Not a day passes without some news about the fantastic growth in the virtual goods business. To the uninitiated, buying a digital nothing for real money seems beyond absurd. News of Zynga’s over the top billion dollar valuation, all based on their mastery of virtual goods sales or China’s Tencent, the largest global seller of virtual goods doing billions a quarter in sales seems mind boggling. But once you understand the who, what, and why of this industry, the mystery fades and a real business model is revealed.
In an attempt to justify this, much is made to show that many “traditional” digital consumables are virtual goods: movies, downloadable music, even digital news subscriptions. But all these examples fail to understand what we really mean by talking of virtual goods in a gaming sense, and why anyone would buy them. Being above a certain age does not help in seeing the value and purpose, but for arguments sake pretend that you are either a teenage boy whose nexus of entertainment revolves around the immersive games you play, OR you are a 30 something stay at home mom with a little extra time on your hands. In both cases you play games, albeit for different reasons and in different ways, but the games you play are built around a core game mechanic that challenges you to “level up” and enables you to do so faster by buying virtual goods. So fundamental to the game play are these virtual goods, and so cheap, that you dismiss the notion that it’s money for nothing and instead open your wallet. The real game mechanics and sales drivers employed are sophisticated psychological levers that reward you for buying the items and incentivize you to spread the word, through viral channels, to share the ‘news’ of your purchase.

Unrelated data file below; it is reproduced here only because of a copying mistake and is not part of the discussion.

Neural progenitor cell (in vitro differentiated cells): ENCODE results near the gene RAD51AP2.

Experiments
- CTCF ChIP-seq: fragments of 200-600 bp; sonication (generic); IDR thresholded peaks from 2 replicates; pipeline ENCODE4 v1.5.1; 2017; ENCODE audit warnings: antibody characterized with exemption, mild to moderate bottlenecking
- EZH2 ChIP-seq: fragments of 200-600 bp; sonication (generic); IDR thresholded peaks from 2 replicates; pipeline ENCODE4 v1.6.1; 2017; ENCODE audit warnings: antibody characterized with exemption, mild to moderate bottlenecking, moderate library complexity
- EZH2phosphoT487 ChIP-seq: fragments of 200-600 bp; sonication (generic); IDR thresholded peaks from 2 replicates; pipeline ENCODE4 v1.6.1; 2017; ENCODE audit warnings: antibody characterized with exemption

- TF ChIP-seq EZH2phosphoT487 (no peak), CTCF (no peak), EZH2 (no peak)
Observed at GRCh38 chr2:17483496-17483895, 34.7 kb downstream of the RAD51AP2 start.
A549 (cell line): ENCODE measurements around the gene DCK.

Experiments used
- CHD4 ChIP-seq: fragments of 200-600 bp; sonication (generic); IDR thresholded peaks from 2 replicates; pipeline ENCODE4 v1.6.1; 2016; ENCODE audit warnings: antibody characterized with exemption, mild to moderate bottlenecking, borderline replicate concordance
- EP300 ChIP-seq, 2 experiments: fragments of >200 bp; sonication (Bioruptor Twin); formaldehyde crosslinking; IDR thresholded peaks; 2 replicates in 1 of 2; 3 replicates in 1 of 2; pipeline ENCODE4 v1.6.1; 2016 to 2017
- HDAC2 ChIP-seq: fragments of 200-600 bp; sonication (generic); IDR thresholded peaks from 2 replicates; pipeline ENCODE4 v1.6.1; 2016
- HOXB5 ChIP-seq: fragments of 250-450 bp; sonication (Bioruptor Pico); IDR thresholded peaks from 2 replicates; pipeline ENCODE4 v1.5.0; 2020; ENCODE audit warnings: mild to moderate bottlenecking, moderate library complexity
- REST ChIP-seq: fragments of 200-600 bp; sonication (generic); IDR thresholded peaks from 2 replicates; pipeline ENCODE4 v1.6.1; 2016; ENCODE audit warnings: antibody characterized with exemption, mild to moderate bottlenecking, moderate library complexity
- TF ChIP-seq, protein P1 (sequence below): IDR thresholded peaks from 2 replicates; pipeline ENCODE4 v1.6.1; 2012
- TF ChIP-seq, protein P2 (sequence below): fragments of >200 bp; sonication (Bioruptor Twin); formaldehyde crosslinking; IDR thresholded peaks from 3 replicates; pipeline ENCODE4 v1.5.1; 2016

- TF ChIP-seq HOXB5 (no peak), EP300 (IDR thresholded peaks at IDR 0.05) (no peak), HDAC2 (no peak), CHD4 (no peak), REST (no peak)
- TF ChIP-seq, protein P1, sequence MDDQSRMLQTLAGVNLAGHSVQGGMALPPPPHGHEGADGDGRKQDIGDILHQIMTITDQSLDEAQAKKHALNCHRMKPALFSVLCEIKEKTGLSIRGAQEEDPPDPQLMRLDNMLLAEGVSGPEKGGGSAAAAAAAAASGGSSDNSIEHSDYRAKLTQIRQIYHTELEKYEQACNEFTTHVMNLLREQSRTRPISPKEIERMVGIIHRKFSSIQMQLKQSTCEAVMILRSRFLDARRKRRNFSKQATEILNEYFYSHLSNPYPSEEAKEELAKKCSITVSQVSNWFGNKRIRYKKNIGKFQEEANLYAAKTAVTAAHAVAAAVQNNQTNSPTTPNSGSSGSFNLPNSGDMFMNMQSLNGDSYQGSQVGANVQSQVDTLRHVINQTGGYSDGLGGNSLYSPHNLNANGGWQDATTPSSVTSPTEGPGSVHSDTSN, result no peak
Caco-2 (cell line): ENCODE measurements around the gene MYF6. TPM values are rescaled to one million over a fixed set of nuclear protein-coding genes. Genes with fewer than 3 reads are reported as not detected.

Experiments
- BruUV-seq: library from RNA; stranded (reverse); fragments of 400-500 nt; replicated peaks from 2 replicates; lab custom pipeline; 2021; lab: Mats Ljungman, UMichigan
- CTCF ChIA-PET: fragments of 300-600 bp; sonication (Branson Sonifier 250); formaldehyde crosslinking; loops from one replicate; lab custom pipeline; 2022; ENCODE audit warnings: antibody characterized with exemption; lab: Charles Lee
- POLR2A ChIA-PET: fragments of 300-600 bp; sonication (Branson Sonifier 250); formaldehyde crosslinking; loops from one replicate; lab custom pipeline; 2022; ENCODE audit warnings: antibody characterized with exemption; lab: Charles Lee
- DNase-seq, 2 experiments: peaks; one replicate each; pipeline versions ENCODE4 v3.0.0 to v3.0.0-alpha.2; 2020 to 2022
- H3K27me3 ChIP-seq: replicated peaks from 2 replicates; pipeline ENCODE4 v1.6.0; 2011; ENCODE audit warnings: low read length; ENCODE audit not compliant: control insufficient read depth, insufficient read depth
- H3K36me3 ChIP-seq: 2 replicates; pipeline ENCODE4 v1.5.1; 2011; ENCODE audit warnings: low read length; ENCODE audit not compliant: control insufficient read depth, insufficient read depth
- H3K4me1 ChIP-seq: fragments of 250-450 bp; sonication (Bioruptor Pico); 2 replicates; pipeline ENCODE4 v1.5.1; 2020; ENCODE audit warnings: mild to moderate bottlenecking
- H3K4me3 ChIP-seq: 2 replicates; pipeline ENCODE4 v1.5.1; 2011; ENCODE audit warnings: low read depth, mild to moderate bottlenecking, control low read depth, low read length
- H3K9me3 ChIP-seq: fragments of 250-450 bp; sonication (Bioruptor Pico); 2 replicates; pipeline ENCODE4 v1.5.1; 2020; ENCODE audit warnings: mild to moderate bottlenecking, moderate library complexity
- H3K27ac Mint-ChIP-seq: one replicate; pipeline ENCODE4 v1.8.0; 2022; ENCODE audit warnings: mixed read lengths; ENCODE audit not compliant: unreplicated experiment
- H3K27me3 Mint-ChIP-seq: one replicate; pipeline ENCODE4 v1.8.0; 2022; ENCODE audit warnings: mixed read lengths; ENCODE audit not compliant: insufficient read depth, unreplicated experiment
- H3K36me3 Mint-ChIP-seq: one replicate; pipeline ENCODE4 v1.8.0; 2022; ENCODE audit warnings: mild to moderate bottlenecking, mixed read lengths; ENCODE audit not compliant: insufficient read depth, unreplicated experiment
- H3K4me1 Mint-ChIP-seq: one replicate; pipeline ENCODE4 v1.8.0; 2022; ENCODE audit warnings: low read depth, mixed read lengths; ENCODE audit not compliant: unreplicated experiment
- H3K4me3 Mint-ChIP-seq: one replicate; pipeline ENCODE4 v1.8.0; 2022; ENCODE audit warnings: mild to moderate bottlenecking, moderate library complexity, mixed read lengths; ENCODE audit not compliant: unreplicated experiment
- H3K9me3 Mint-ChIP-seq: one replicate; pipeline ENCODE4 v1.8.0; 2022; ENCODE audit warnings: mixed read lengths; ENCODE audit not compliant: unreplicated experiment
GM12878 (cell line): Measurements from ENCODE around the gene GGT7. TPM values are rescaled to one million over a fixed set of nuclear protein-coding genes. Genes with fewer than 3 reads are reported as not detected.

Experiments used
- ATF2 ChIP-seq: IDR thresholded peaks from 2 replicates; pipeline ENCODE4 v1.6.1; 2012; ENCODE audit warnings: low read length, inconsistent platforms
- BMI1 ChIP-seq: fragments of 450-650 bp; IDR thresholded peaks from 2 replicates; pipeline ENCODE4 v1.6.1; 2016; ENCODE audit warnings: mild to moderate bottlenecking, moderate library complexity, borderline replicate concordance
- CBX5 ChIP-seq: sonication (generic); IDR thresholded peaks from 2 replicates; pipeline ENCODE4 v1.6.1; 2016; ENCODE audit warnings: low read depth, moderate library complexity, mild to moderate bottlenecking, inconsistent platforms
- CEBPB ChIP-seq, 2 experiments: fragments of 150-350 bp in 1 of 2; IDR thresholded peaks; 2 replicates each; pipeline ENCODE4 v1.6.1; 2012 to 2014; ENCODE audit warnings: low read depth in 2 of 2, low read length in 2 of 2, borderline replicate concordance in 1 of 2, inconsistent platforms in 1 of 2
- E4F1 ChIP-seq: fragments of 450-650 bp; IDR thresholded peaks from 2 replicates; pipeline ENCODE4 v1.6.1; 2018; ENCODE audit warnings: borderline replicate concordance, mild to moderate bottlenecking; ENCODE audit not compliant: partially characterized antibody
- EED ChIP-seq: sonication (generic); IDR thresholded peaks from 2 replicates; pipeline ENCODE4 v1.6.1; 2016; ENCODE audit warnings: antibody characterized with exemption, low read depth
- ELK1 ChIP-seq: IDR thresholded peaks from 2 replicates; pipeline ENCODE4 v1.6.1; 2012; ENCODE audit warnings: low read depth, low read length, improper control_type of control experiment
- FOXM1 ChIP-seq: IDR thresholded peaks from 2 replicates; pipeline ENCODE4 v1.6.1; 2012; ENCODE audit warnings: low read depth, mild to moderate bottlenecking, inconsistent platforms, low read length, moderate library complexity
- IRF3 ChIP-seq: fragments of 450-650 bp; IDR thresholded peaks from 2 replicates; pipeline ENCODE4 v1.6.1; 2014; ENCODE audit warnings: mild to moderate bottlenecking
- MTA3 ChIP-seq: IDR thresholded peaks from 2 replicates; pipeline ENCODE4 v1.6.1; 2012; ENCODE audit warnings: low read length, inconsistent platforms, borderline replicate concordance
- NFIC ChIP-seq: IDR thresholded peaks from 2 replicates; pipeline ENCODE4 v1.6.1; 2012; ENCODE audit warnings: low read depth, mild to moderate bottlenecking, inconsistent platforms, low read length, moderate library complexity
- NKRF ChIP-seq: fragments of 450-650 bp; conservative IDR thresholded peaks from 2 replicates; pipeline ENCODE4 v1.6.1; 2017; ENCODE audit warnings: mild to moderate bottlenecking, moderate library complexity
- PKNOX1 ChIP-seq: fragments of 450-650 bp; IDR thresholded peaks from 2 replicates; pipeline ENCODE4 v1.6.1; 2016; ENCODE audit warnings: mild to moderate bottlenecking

To the buyers of these items, it’s not money for nothing. Rather these items are the small price you pay to play the game and advance in the ranks. What’s the alternative- look at ads? That’s for dummies. There is a solid, legitimate, and fast growing business in virtual goods. The salivate inducing margins aside, the business of virtual goods has enabled small developers to turn big profits. I predict (along with almost every other analyst) amazing growth over the next 3-5 years and this is just the start.
Let’s get together April 4 to discuss this in greater depth, understand the subset of virtual goods: branded virtual goods, and learn about the underlying business of this new industry.
- Brett Orlanski, Vice President, Business Development, Virtual Greats
Hear more from Brett Orlanski and Virtual Greats at “Branded Virtual Goods: Unlocking Value and Making Real Money from Your IP in a Fast Growing Social Media Marketplace,” part of the SOCIAL GAMING track at the Social Media & Communities 2.0 conference on April 4th, 2011. Register now.